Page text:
Meet Sarah Simmons, the chef and founder of City Grit, a New York “culinary salon.” After being named America’s Home Cook Superstar by Food & Wine magazine in 2010, Sarah made the transition to a full-time cooking career, developing a unique concept for her restaurant: At City Grit, she invites out-of-town chefs to come and cook in her space, serving a group of guests in a one-time ticketed dinner event. Now, City Grit is a draw for talented people all over the country, and Sarah has become known for her ability to identify the best up-and-coming chefs.
In the meantime, she’s also expanding the City Grit brand, reaching new cities and finding creative ways to champion chefs she admires. Later this year, she will open a new restaurant, Birds & Bubbles, in New York, focusing on fried chicken and Champagne. And did we mention she’s curating exclusive gift baskets for Williams-Sonoma?
Sarah recently took a break to chat with Taste, sharing the story behind City Grit,what she looks for in a chef, and how she’s taking City Grit on the road. Oh, and her secret to the ultimate fried chicken. Read on!
Tell me about your background and where you grew up.
I grew up in North Carolina and was really fortunate to have a mom who was an avid cook. When I was in first, second and third grades, my mom had a catering business. It was awesome because I got to go there and see things happening and cook with her. It also taught me a lesson that the food business is so hard, at a young age. I never had any fantasies about working in the food world.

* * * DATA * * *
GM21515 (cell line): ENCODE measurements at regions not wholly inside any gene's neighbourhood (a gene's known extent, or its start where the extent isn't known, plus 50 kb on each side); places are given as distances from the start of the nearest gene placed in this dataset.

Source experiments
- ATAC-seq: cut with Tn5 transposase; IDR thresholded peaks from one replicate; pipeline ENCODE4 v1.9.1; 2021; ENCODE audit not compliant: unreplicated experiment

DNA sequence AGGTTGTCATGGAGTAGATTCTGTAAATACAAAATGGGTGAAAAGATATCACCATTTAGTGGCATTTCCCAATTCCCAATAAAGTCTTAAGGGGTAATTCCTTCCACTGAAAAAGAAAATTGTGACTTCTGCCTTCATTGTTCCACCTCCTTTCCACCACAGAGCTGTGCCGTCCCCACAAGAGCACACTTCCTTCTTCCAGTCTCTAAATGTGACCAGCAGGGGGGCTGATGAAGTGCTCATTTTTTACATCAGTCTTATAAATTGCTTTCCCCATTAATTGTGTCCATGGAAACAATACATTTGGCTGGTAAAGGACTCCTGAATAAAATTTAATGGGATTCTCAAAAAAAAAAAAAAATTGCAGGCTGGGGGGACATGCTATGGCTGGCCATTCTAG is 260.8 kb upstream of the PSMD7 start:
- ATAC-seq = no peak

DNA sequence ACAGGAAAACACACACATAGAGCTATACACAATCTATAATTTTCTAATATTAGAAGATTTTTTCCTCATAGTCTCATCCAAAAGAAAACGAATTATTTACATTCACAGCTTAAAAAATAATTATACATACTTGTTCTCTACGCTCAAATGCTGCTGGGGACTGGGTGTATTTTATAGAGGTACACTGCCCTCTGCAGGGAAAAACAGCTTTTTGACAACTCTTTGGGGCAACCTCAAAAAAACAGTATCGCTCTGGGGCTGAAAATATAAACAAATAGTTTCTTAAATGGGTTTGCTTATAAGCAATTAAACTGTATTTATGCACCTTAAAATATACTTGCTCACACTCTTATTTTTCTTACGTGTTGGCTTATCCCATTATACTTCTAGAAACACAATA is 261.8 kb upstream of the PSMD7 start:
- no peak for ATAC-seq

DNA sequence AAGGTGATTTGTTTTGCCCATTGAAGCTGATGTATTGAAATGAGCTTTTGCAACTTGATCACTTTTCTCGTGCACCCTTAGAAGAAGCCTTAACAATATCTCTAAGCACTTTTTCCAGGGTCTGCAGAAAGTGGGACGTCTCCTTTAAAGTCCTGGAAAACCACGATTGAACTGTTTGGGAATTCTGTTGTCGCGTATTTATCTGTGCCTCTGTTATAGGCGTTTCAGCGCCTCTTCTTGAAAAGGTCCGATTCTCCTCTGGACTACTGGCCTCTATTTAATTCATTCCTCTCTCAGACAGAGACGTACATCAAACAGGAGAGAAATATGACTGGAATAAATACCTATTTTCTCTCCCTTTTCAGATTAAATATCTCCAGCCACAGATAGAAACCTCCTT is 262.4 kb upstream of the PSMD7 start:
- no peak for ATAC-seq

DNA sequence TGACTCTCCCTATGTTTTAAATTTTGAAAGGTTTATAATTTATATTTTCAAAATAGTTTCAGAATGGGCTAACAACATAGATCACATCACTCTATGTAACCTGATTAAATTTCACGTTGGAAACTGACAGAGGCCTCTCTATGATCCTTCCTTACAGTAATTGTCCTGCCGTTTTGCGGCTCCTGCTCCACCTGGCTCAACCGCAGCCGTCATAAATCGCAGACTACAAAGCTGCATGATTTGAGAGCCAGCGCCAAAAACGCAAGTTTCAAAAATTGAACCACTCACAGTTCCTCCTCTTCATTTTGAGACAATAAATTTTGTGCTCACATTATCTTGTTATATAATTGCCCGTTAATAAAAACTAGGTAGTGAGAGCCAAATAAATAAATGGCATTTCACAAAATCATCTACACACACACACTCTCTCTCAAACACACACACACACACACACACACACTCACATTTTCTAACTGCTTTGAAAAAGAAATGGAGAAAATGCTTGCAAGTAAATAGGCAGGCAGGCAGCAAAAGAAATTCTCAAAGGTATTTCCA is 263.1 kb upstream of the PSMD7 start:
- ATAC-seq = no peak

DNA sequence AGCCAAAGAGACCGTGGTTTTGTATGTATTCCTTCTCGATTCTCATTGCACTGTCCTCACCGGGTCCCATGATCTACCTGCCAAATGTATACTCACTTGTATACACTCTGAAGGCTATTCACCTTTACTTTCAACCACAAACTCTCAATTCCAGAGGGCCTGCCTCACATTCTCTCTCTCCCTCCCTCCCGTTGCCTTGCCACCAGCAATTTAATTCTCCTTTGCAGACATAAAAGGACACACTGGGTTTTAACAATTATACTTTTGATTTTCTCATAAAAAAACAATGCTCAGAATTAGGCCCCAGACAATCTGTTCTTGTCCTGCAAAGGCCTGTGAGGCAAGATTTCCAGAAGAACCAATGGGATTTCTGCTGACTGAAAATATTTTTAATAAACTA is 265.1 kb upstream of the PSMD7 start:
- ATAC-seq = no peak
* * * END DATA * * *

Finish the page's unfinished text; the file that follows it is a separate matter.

But it’s funny, because I’ve been obsessed with making food and with flavors and writing menus since I was a kid. I used to write menus for birthday parties. We had this house at the lake, and my birthday is in October, but I would spend the summer planning the theme and the menu. I was like eight years old. So we should have known that at some point I was going to make the switch to the food world. I was always really curious about flavors and technique, and my mom did me the biggest favor ever, teaching me the foundation of cooking.
Did you cook with her when you were growing up?
I didn’t really cook with her that often. I cooked a lot on my own, just playing around on Saturday mornings. I remember, I used to make myself scrambled eggs, a piece of toast — a balanced, beautiful plate. I would get a piece of deli ham out of the meat compartment in the fridge and sear it on both sides. Not normal! I would plate my breakfast and sit and watch cartoons, eating this breakfast I made myself.
Any other special food memories from your childhood?
I have so many food memories from my whole life. You have these different stages. Originally, when I started cooking professionally, I wanted only French food — really high end. And then I realized it kind of bored me. I lived in Japan and I’m Southern, and the last two things I wanted to do were Asian food and Southern food. Now, if you look at my best dishes, they are all either traditional Southern dishes with Asian flavors or Asian dishes with Southern ingredients. It didn’t work out like I planned.